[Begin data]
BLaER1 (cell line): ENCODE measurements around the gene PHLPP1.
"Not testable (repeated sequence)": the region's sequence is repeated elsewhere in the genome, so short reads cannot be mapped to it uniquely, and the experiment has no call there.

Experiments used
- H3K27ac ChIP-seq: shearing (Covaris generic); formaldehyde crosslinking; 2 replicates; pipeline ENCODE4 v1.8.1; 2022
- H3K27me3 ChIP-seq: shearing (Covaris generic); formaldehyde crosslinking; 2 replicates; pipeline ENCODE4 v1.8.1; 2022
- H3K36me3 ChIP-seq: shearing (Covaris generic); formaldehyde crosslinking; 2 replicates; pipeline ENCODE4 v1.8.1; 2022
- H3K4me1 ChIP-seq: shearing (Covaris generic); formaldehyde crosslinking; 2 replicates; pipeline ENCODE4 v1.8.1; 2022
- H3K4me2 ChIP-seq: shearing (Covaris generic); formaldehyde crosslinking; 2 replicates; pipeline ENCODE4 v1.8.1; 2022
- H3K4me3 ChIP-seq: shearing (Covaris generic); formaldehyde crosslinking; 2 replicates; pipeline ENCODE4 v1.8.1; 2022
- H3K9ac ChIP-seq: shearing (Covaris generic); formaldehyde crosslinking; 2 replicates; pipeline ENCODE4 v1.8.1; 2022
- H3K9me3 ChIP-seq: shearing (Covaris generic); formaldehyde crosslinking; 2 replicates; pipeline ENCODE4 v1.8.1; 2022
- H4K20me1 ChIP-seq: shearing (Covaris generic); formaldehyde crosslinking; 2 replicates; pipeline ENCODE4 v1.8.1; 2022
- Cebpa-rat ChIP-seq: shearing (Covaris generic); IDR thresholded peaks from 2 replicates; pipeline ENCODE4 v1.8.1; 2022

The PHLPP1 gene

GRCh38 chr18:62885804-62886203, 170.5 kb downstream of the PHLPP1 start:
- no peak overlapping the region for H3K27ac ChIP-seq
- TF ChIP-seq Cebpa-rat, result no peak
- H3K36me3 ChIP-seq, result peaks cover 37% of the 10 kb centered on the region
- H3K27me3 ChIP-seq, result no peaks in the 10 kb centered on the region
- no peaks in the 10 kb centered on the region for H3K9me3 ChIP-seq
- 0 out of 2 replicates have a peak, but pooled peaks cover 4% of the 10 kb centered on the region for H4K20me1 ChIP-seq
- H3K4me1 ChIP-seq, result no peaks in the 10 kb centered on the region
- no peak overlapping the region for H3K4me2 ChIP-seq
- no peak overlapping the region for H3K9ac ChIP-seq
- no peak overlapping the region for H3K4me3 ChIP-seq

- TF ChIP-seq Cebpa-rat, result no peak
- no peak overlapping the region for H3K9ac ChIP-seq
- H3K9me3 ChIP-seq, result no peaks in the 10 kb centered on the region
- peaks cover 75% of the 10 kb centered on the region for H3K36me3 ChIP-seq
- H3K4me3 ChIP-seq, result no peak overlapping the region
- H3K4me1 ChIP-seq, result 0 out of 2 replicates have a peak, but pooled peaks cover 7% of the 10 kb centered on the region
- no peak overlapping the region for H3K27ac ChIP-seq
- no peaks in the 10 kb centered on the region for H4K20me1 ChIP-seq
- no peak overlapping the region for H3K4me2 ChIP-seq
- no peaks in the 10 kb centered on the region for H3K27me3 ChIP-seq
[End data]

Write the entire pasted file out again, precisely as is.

BLaER1 (cell line): ENCODE measurements around the gene PHLPP1.
"Not testable (repeated sequence)": the region's sequence is repeated elsewhere in the genome, so short reads cannot be mapped to it uniquely, and the experiment has no call there.

Experiments used
- H3K27ac ChIP-seq: shearing (Covaris generic); formaldehyde crosslinking; 2 replicates; pipeline ENCODE4 v1.8.1; 2022
- H3K27me3 ChIP-seq: shearing (Covaris generic); formaldehyde crosslinking; 2 replicates; pipeline ENCODE4 v1.8.1; 2022
- H3K36me3 ChIP-seq: shearing (Covaris generic); formaldehyde crosslinking; 2 replicates; pipeline ENCODE4 v1.8.1; 2022
- H3K4me1 ChIP-seq: shearing (Covaris generic); formaldehyde crosslinking; 2 replicates; pipeline ENCODE4 v1.8.1; 2022
- H3K4me2 ChIP-seq: shearing (Covaris generic); formaldehyde crosslinking; 2 replicates; pipeline ENCODE4 v1.8.1; 2022
- H3K4me3 ChIP-seq: shearing (Covaris generic); formaldehyde crosslinking; 2 replicates; pipeline ENCODE4 v1.8.1; 2022
- H3K9ac ChIP-seq: shearing (Covaris generic); formaldehyde crosslinking; 2 replicates; pipeline ENCODE4 v1.8.1; 2022
- H3K9me3 ChIP-seq: shearing (Covaris generic); formaldehyde crosslinking; 2 replicates; pipeline ENCODE4 v1.8.1; 2022
- H4K20me1 ChIP-seq: shearing (Covaris generic); formaldehyde crosslinking; 2 replicates; pipeline ENCODE4 v1.8.1; 2022
- Cebpa-rat ChIP-seq: shearing (Covaris generic); IDR thresholded peaks from 2 replicates; pipeline ENCODE4 v1.8.1; 2022

The PHLPP1 gene

GRCh38 chr18:62885804-62886203, 170.5 kb downstream of the PHLPP1 start:
- no peak overlapping the region for H3K27ac ChIP-seq
- TF ChIP-seq Cebpa-rat, result no peak
- H3K36me3 ChIP-seq, result peaks cover 37% of the 10 kb centered on the region
- H3K27me3 ChIP-seq, result no peaks in the 10 kb centered on the region
- no peaks in the 10 kb centered on the region for H3K9me3 ChIP-seq
- 0 out of 2 replicates have a peak, but pooled peaks cover 4% of the 10 kb centered on the region for H4K20me1 ChIP-seq
- H3K4me1 ChIP-seq, result no peaks in the 10 kb centered on the region
- no peak overlapping the region for H3K4me2 ChIP-seq
- no peak overlapping the region for H3K9ac ChIP-seq
- no peak overlapping the region for H3K4me3 ChIP-seq

- TF ChIP-seq Cebpa-rat, result no peak
- no peak overlapping the region for H3K9ac ChIP-seq
- H3K9me3 ChIP-seq, result no peaks in the 10 kb centered on the region
- peaks cover 75% of the 10 kb centered on the region for H3K36me3 ChIP-seq
- H3K4me3 ChIP-seq, result no peak overlapping the region
- H3K4me1 ChIP-seq, result 0 out of 2 replicates have a peak, but pooled peaks cover 7% of the 10 kb centered on the region
- no peak overlapping the region for H3K27ac ChIP-seq
- no peaks in the 10 kb centered on the region for H4K20me1 ChIP-seq
- no peak overlapping the region for H3K4me2 ChIP-seq
- no peaks in the 10 kb centered on the region for H3K27me3 ChIP-seq